When George Orwell created his powerful and provocative novel underlining the most perilous consequences of totalitarianism, 1984 addressed an audience that lived in a world in which ruthless dictatorial leaders destroyed countless lives and entire states. In 2017, we can still apply the mirror and see the concept of the shaping of reality and therefore, history in a contemporary world.
In 2013, co-adaptors and directors Duncan Macmillan and Robert Icke staged their own iteration of Orwell’s dystopic classic at the UK’s Nottingham Playhouse, which was followed by a much-lauded West End transfer later nominated for Olivier Awards. Having been seen by over 400,000 people around the world – including a sold-out season at the 2015 Melbourne Festival – Icke and Macmillian’s 1984 is currently in the midst of a four-month Australian tour, playing Sydney’s Roslyn Packer Theatre until 22 July.
In 1984, Orwell conceived of a future world that won’t abide the concept of original thought. The ruling Inner Party scrutinises the lives of every member of the population through the use of ubiquitous two-way television screens (telescreens), cameras and microphones. It’s empowered the Thought Police to weed out individuals whose personal and political thoughts might ultimately lead to disruption of the status quo, and to enforce this through regular propaganda sessions, torture and even executions or erasures. And in a daily routine known as ‘Two Minutes Hate’, the faces of these ‘thought criminals’ and enemies of the state are broadcast on telescreens for all to see, both an opportunity for mass chastisement and a locus for the objectification of the ‘enemy’ and, one suspects, a channel for rage venting.
At the centre of 1984 is Winston Smith (Tom Conroy), an employee of the Ministry of Truth, which is dedicated to altering historical records to reflect the government-endorsed version of events. It’s also responsible for promoting the proliferation of a new language, Newspeak, the purpose of which is to attempt to render thoughtcrime impossible by eliminating words from the language. Smith’s own responsibility, as a records editor, is to amend the archives to ensure any reference to the existence of rebellious individuals is eliminated.
As we’re introduced to Smith, we learn that he’s decided to write a diary. But this ordinarily innocuous activity may lead him down the path of self-awareness or reflection – and that’s unacceptable to the ruling party. So, how can he possibly undertake such a blatant act of dissention and escape Big Brother’s constant gaze?
Oceania, the name Orwell has given to the fictional super state that provides the setting for this story, is a genuinely terrifying place, and Macmillan and Icke deserve commendation for their success in vividly recreating a world that convinces as the stuff of nightmares. Even before the production begins, unsettling ambient noise flows from speakers meaning that one is on edge, and the narrative pacing ensures the audience can never relax into a comfort zone.
As central figure Smith, Conroy is outstanding. He is a wiry, seemingly middling man with larger aspirations. Conroy plays a man increasingly out of his depth. In the role of Smith’s love interest Julia, Ursula Mills is wonderful in portraying a character so externally conformist, yet totally unbridled in her nature once the surface is scratched. The essential chemistry between Conroy and Mills is there to make this pairing work. As O’Brien, Terence Crawford is strong, appropriately enigmatic and slightly unnerving when the character first appears. This O’Brien is disturbingly ordinary, making a lie of the caricature of the villain. The supporting cast is also impressive.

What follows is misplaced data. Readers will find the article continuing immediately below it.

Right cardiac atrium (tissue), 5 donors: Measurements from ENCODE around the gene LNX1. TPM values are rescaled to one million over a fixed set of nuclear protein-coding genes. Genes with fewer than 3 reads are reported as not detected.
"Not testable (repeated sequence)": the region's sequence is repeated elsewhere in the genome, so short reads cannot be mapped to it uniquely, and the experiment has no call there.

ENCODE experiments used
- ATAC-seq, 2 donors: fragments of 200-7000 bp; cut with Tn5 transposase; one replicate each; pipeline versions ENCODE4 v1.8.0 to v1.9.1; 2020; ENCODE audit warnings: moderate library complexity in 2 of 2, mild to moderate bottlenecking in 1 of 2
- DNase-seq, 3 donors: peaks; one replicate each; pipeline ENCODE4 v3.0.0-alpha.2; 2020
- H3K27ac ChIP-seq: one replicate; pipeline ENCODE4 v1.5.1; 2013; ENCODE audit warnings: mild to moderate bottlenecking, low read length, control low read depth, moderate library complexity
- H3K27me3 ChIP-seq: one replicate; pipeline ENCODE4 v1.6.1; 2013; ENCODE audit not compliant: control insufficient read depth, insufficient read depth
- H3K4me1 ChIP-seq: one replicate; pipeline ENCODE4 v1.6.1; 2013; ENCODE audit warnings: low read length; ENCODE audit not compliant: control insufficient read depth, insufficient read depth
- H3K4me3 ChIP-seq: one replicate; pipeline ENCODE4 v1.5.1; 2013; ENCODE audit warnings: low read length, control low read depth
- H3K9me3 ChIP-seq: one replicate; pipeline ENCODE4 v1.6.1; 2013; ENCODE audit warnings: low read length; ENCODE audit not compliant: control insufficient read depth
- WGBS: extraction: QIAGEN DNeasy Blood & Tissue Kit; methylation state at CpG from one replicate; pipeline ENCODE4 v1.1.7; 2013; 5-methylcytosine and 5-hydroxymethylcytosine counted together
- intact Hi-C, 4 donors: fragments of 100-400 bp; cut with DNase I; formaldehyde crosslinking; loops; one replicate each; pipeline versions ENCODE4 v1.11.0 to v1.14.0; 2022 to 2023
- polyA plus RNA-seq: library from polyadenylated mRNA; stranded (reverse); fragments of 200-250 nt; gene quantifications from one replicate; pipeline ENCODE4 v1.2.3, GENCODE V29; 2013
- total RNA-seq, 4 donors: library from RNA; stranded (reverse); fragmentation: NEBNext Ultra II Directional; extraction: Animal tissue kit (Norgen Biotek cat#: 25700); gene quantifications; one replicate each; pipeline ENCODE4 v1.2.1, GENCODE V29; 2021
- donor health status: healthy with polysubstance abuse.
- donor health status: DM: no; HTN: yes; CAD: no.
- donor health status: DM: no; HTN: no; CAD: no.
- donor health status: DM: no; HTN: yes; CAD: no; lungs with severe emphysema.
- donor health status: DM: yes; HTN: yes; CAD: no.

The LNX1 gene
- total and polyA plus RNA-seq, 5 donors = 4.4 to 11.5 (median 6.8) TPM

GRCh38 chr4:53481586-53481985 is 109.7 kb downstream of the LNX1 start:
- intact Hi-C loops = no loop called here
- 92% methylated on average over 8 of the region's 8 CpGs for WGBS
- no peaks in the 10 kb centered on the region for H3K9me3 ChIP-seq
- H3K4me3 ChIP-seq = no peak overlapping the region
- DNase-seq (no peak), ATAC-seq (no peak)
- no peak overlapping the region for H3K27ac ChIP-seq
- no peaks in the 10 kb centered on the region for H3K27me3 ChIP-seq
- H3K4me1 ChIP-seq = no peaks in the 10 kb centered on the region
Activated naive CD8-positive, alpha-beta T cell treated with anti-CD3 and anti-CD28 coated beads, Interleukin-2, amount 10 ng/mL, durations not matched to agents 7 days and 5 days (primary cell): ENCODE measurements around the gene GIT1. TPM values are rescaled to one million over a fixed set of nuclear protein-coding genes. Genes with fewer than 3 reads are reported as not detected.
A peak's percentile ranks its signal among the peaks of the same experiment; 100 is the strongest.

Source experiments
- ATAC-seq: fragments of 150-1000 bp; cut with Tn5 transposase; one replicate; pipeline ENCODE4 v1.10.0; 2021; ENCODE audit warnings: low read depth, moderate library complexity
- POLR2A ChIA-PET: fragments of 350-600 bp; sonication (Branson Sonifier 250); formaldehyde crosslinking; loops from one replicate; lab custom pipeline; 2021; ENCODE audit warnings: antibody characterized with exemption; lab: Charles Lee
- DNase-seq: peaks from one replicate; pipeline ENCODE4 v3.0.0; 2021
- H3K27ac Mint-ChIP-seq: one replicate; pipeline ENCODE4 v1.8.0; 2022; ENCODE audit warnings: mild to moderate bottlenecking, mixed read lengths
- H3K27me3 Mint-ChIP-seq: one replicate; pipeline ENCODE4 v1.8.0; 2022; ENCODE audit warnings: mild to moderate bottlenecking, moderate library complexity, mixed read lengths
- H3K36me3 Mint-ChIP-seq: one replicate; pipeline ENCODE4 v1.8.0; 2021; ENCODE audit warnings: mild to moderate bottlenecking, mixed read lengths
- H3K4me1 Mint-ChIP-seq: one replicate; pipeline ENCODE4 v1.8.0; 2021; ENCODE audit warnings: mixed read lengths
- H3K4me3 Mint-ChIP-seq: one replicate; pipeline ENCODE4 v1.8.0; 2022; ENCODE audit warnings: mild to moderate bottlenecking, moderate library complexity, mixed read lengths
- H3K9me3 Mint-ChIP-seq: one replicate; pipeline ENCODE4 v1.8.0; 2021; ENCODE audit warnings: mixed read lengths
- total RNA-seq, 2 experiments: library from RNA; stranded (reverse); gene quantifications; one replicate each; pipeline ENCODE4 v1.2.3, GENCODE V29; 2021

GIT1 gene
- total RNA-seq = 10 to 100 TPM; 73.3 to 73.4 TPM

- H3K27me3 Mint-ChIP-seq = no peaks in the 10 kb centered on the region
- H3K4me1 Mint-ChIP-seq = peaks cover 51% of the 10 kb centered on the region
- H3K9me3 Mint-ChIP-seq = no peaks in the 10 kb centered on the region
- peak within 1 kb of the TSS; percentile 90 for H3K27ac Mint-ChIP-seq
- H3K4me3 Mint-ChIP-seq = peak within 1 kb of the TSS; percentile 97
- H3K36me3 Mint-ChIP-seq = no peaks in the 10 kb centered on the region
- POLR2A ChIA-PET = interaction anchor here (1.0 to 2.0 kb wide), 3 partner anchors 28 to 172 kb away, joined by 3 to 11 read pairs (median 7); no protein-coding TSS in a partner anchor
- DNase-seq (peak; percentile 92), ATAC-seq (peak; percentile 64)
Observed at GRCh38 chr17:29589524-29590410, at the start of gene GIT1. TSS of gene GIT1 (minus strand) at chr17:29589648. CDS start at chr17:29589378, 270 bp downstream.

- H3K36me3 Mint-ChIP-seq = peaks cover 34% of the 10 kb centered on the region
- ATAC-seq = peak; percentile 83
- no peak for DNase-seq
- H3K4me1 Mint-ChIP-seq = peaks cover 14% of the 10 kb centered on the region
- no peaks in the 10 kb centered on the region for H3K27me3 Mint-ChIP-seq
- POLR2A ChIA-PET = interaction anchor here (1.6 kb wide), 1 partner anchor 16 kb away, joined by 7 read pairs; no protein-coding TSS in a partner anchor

Clocking in (very deliberately) at 101 minutes, the piece moves along at a consistently good pace and there are some slick scene changes, perfectly punctuated by an excellent use of sound effects. In fact, Tom Gibbons’ sound design is one of the standout aspects of this production. Similarly, Natasha Chivers’ lighting choices are superb, including a fairly frequent use of blackout to tremendous effect. And in terms of set and costume design, Chloe Lamford’s work is also impressive; her interpretation of Oceania feels very much in line with what a person in 1949 – unaware of the ultimate visual guise it would take – could and would imagine the world to look like in 1984.
Macmillan and Icke’s production of 1984 is compelling and highly evocative. While replicating the power and poignancy of Orwell’s own text is near impossible, this staging overflows with takeaways for today’s theatregoers as to the absolute importance of having the ability to challenge, and to listen to dissenting voices. It is problematic in these polarising times that our tendency to exist in ideological bubbles, which serve to reinforce our own beliefs, can make us very susceptible to “alternative facts”. It’s not a giant step then to accept versions of things that are objectively wrong.
1984 – REMAINING AUSTRALIAN TOUR DATES
Venue: Sydney Theatre Company, Roslyn Packer Theatre – 22 Hickson Road, Walsh Bay
Season: Playing now until 22 July 2017
Tickets: on sale 13 Feb 2017 from Box Office (02) 9250 1777 or www.sydneytheatre.com.au
Venue: Canberra Theatre, Canberra Theatre Centre
Season: 25 – 29 July, 2017
Tickets: canberratheatrecentre.com.au or Box Office on (02) 6275 2700
Venue: His Majesty’s Theatre
Season: 4 August – 13 August 2017
Tickets: on sale from 9am (AWST) 12 December 2016 from ticketek.com.au